On top, the Kimber Warrior has a full-length slide. The sights are what the Kimber catalog describes as a tactical wedge design with Meprolight three-dot night sights. In a limited amount of low-light shooting, I found them to be easy to acquire and align. Kimber provides the Warrior slide with fore and aft angled cocking serrations on each side. Cut with a square-bottomed tool, the serrations give the shooter a positive gripping surface when racking the slide. Markings are minimal, in keeping with Kimber’s tradition of simple elegance. On the left side, there is the “Kimber” logo in script. The right side has the gun’s designation, “WARRIOR,” in block letters.

The Warrior’s frame is considerably different from the traditional shape in that this is a rail gun. Forward of the trigger guard on the underside of the frame, there is a thick extension of steel with a flat bottom. This is the so-called dust cover area, and the extra metal was included in the design so Kimber machinists could carve it into the shape of a Picatinny rail. Rails of this sort are growing in popularity. They give a tactical shooter the means of mounting a powerful light or laser-sighting system (or both) on the pistol and in direct line with the bore. Some of the lights are remarkably sophisticated. The unit from Insight Technologies shown in accompanying photographs has two lights. One is a low-power LED green light that gives a handgunner just enough light to get around in a darkened building or cave. The other is a powerful white light that allows him to clearly identify a target and to disorient an opponent with intense light. “Weaponlights,” as they are called by SureFire, are the hot ticket these days, and the Warrior has one of the better systems on which to mount one. Note that the thickness of the dust cover is greater than that of a conventional M1911. It extends all the way back to the slide-stop pin.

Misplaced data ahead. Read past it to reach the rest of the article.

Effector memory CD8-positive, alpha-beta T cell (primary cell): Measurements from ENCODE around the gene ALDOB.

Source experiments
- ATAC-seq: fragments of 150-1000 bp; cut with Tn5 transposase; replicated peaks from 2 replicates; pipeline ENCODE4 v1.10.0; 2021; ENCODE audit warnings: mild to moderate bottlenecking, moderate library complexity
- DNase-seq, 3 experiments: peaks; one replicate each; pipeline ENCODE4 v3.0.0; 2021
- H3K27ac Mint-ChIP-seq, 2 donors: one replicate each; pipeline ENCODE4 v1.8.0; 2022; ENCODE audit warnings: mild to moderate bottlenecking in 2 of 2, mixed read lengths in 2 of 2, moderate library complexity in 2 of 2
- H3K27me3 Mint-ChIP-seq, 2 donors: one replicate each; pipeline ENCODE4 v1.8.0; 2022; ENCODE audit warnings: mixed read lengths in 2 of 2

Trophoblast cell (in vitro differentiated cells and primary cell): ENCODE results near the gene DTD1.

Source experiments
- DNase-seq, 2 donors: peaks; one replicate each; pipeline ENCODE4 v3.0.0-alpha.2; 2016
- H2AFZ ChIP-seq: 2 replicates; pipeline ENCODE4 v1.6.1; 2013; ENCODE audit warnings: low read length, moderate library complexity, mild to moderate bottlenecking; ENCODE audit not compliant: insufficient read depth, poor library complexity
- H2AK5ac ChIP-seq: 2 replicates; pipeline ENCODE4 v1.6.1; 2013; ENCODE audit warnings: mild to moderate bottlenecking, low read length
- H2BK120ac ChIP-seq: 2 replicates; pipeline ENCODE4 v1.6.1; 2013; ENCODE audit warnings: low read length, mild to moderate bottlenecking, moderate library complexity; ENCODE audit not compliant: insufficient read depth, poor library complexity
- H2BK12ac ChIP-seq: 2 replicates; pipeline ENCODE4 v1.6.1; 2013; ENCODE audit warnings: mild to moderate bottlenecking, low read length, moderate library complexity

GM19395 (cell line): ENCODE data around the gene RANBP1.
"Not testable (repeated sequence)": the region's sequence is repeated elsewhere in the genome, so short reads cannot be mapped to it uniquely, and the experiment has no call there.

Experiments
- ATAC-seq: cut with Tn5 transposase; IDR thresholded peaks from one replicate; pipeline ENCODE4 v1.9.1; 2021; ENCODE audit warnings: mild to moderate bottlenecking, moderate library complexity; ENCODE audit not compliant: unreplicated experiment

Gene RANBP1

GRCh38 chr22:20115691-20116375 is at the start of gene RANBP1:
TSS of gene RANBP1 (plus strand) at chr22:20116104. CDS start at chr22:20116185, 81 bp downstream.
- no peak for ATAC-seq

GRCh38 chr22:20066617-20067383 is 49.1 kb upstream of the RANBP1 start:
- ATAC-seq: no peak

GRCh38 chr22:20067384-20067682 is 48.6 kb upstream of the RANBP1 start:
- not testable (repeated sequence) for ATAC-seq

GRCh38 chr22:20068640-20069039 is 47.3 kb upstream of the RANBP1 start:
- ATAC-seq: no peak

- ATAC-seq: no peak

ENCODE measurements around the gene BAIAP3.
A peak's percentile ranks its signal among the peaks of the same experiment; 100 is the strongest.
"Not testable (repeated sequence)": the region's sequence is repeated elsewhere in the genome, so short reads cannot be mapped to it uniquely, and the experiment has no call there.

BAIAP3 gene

Kimber supplies the Warrior with an ambidextrous thumb safety and a high-ride beavertail grip safety. The speed bump or insurance pad at the bottom of the grip safety is there to ensure that the shooter’s grip—sometimes assumed under the stress of a gunfight—is enough to fully depress it and ready the gun for firing. Unlike most others, it has grooves in the form of squiggly lines.